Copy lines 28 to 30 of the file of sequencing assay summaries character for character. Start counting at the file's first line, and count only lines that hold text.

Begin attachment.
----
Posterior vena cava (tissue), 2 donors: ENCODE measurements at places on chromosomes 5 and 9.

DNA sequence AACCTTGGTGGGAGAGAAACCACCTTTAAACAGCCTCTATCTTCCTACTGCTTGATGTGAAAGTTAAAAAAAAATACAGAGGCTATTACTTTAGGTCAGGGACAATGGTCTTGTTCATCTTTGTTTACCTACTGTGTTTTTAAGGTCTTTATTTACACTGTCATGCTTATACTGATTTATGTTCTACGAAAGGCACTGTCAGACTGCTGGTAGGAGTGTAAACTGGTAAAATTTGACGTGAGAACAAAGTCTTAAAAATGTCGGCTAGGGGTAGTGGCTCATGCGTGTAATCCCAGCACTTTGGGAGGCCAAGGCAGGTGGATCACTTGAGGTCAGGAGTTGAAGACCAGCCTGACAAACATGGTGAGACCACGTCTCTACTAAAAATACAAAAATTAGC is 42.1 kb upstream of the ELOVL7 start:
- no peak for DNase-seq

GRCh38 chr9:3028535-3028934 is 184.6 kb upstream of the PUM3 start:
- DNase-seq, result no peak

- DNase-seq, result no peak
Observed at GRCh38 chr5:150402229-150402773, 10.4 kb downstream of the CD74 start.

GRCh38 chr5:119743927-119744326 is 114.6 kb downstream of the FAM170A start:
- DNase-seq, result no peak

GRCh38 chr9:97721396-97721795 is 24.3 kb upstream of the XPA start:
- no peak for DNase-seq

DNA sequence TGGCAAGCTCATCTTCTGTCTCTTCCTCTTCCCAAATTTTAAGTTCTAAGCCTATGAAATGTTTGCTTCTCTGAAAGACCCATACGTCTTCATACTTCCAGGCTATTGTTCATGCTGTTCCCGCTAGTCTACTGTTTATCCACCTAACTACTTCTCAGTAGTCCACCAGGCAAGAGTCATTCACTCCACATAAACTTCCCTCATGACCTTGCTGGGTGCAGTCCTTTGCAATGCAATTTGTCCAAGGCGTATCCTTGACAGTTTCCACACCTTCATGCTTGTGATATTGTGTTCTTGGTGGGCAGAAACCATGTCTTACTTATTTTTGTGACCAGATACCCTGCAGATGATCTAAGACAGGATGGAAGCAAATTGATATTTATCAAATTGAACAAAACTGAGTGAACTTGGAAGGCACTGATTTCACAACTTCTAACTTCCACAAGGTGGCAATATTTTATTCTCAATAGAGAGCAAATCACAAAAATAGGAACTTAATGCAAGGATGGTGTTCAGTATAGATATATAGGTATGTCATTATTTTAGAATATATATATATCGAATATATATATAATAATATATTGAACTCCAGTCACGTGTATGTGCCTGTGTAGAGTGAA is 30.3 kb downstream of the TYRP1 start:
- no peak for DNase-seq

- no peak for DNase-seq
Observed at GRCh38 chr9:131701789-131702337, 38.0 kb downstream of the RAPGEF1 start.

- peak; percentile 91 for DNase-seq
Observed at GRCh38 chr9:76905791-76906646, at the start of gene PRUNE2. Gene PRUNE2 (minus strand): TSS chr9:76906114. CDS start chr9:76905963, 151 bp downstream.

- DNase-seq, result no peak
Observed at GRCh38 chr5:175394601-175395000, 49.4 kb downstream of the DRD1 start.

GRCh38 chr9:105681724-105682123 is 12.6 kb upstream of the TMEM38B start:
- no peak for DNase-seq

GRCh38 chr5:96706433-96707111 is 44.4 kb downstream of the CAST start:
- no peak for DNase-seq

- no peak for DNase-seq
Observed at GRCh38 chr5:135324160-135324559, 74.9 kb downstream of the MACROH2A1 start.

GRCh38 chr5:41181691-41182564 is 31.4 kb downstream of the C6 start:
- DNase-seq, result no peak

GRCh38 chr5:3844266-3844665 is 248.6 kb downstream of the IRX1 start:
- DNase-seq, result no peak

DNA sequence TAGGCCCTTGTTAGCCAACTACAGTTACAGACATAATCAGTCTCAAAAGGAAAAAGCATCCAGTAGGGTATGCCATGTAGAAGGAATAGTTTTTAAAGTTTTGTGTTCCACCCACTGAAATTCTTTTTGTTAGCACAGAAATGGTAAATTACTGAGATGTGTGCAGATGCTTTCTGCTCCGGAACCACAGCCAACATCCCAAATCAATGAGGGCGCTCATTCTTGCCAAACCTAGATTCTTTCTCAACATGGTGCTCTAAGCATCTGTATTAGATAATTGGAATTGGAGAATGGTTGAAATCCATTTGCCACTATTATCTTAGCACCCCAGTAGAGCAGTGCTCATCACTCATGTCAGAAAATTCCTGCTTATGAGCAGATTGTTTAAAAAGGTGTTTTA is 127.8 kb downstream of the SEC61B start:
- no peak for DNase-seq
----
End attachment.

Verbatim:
GRCh38 chr5:3844266-3844665 is 248.6 kb downstream of the IRX1 start:
- DNase-seq, result no peak

DNA sequence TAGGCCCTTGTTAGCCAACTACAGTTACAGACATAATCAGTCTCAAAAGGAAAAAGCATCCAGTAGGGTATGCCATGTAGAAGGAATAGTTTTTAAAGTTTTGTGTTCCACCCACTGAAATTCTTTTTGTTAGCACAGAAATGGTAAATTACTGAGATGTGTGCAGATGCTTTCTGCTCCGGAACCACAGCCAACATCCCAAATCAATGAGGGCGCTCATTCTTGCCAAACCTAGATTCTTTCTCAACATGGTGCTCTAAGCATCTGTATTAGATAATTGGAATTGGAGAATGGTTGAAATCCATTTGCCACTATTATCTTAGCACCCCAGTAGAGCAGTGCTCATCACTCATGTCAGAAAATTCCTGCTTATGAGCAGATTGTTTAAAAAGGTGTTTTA is 127.8 kb downstream of the SEC61B start: